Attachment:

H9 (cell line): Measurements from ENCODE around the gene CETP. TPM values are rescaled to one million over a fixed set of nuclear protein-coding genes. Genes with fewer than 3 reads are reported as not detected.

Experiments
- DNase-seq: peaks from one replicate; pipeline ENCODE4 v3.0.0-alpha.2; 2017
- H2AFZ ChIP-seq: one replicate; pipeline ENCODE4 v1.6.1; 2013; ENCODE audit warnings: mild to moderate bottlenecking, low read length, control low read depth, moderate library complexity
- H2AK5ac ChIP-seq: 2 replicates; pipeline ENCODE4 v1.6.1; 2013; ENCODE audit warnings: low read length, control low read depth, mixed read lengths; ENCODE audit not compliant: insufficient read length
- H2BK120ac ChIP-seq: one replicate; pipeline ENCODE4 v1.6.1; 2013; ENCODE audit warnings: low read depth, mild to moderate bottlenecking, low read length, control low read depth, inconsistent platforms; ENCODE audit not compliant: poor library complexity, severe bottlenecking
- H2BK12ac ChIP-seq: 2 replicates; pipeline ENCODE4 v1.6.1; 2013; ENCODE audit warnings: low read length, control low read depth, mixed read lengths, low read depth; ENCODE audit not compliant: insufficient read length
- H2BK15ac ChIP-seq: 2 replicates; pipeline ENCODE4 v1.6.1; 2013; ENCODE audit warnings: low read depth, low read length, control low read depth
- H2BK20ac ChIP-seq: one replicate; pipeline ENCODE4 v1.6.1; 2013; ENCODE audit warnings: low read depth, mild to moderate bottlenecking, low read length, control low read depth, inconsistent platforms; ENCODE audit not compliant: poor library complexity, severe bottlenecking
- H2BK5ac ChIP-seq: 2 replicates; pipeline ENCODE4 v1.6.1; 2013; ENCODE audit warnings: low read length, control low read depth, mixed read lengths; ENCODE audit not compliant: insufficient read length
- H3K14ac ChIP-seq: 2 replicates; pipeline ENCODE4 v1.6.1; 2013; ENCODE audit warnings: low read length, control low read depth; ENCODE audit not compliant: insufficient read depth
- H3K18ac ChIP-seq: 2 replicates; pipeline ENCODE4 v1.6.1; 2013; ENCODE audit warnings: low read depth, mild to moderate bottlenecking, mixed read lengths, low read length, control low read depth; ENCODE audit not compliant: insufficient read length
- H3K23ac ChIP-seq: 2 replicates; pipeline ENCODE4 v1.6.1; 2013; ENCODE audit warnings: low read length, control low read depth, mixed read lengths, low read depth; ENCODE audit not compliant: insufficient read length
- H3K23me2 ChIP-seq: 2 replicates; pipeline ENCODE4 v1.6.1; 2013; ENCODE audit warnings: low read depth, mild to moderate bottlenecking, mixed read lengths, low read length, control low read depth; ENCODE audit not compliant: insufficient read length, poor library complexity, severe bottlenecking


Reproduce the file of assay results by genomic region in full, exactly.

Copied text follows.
H9 (cell line): Measurements from ENCODE around the gene CETP. TPM values are rescaled to one million over a fixed set of nuclear protein-coding genes. Genes with fewer than 3 reads are reported as not detected.

Experiments
- DNase-seq: peaks from one replicate; pipeline ENCODE4 v3.0.0-alpha.2; 2017
- H2AFZ ChIP-seq: one replicate; pipeline ENCODE4 v1.6.1; 2013; ENCODE audit warnings: mild to moderate bottlenecking, low read length, control low read depth, moderate library complexity
- H2AK5ac ChIP-seq: 2 replicates; pipeline ENCODE4 v1.6.1; 2013; ENCODE audit warnings: low read length, control low read depth, mixed read lengths; ENCODE audit not compliant: insufficient read length
- H2BK120ac ChIP-seq: one replicate; pipeline ENCODE4 v1.6.1; 2013; ENCODE audit warnings: low read depth, mild to moderate bottlenecking, low read length, control low read depth, inconsistent platforms; ENCODE audit not compliant: poor library complexity, severe bottlenecking
- H2BK12ac ChIP-seq: 2 replicates; pipeline ENCODE4 v1.6.1; 2013; ENCODE audit warnings: low read length, control low read depth, mixed read lengths, low read depth; ENCODE audit not compliant: insufficient read length
- H2BK15ac ChIP-seq: 2 replicates; pipeline ENCODE4 v1.6.1; 2013; ENCODE audit warnings: low read depth, low read length, control low read depth
- H2BK20ac ChIP-seq: one replicate; pipeline ENCODE4 v1.6.1; 2013; ENCODE audit warnings: low read depth, mild to moderate bottlenecking, low read length, control low read depth, inconsistent platforms; ENCODE audit not compliant: poor library complexity, severe bottlenecking
- H2BK5ac ChIP-seq: 2 replicates; pipeline ENCODE4 v1.6.1; 2013; ENCODE audit warnings: low read length, control low read depth, mixed read lengths; ENCODE audit not compliant: insufficient read length
- H3K14ac ChIP-seq: 2 replicates; pipeline ENCODE4 v1.6.1; 2013; ENCODE audit warnings: low read length, control low read depth; ENCODE audit not compliant: insufficient read depth
- H3K18ac ChIP-seq: 2 replicates; pipeline ENCODE4 v1.6.1; 2013; ENCODE audit warnings: low read depth, mild to moderate bottlenecking, mixed read lengths, low read length, control low read depth; ENCODE audit not compliant: insufficient read length
- H3K23ac ChIP-seq: 2 replicates; pipeline ENCODE4 v1.6.1; 2013; ENCODE audit warnings: low read length, control low read depth, mixed read lengths, low read depth; ENCODE audit not compliant: insufficient read length
- H3K23me2 ChIP-seq: 2 replicates; pipeline ENCODE4 v1.6.1; 2013; ENCODE audit warnings: low read depth, mild to moderate bottlenecking, mixed read lengths, low read length, control low read depth; ENCODE audit not compliant: insufficient read length, poor library complexity, severe bottlenecking